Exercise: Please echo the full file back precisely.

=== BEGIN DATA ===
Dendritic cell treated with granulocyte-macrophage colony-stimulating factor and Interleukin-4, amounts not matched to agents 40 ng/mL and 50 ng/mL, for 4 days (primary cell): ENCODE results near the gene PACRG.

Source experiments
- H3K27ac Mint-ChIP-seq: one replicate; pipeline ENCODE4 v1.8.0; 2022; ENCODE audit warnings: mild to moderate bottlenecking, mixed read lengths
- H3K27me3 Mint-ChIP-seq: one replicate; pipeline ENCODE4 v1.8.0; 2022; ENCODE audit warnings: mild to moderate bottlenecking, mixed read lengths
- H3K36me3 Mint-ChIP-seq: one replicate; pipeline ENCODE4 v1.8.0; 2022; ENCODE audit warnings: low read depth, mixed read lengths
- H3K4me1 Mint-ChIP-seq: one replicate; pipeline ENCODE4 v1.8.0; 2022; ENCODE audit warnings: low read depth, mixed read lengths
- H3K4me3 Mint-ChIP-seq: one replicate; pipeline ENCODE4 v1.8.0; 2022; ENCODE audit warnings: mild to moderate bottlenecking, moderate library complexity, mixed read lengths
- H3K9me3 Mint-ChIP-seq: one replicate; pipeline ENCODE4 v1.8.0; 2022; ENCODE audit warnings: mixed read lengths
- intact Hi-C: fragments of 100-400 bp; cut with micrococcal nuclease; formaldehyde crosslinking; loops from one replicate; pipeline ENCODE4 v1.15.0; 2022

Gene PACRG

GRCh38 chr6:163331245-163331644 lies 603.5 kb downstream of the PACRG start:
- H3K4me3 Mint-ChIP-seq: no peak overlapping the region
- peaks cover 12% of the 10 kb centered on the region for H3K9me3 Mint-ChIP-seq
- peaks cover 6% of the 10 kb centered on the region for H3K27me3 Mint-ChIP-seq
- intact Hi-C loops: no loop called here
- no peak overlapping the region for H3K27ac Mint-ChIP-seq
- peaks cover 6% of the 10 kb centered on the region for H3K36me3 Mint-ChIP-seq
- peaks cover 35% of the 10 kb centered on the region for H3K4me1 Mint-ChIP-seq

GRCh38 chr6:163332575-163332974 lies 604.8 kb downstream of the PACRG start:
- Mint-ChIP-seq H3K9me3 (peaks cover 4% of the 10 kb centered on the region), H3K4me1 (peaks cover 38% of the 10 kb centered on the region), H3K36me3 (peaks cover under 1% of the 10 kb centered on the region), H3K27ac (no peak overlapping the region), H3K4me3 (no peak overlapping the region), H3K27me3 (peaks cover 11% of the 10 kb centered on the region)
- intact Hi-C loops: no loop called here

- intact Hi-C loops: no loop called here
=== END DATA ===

Dendritic cell treated with granulocyte-macrophage colony-stimulating factor and Interleukin-4, amounts not matched to agents 40 ng/mL and 50 ng/mL, for 4 days (primary cell): ENCODE results near the gene PACRG.

Source experiments
- H3K27ac Mint-ChIP-seq: one replicate; pipeline ENCODE4 v1.8.0; 2022; ENCODE audit warnings: mild to moderate bottlenecking, mixed read lengths
- H3K27me3 Mint-ChIP-seq: one replicate; pipeline ENCODE4 v1.8.0; 2022; ENCODE audit warnings: mild to moderate bottlenecking, mixed read lengths
- H3K36me3 Mint-ChIP-seq: one replicate; pipeline ENCODE4 v1.8.0; 2022; ENCODE audit warnings: low read depth, mixed read lengths
- H3K4me1 Mint-ChIP-seq: one replicate; pipeline ENCODE4 v1.8.0; 2022; ENCODE audit warnings: low read depth, mixed read lengths
- H3K4me3 Mint-ChIP-seq: one replicate; pipeline ENCODE4 v1.8.0; 2022; ENCODE audit warnings: mild to moderate bottlenecking, moderate library complexity, mixed read lengths
- H3K9me3 Mint-ChIP-seq: one replicate; pipeline ENCODE4 v1.8.0; 2022; ENCODE audit warnings: mixed read lengths
- intact Hi-C: fragments of 100-400 bp; cut with micrococcal nuclease; formaldehyde crosslinking; loops from one replicate; pipeline ENCODE4 v1.15.0; 2022

Gene PACRG

GRCh38 chr6:163331245-163331644 lies 603.5 kb downstream of the PACRG start:
- H3K4me3 Mint-ChIP-seq: no peak overlapping the region
- peaks cover 12% of the 10 kb centered on the region for H3K9me3 Mint-ChIP-seq
- peaks cover 6% of the 10 kb centered on the region for H3K27me3 Mint-ChIP-seq
- intact Hi-C loops: no loop called here
- no peak overlapping the region for H3K27ac Mint-ChIP-seq
- peaks cover 6% of the 10 kb centered on the region for H3K36me3 Mint-ChIP-seq
- peaks cover 35% of the 10 kb centered on the region for H3K4me1 Mint-ChIP-seq

GRCh38 chr6:163332575-163332974 lies 604.8 kb downstream of the PACRG start:
- Mint-ChIP-seq H3K9me3 (peaks cover 4% of the 10 kb centered on the region), H3K4me1 (peaks cover 38% of the 10 kb centered on the region), H3K36me3 (peaks cover under 1% of the 10 kb centered on the region), H3K27ac (no peak overlapping the region), H3K4me3 (no peak overlapping the region), H3K27me3 (peaks cover 11% of the 10 kb centered on the region)
- intact Hi-C loops: no loop called here

- intact Hi-C loops: no loop called here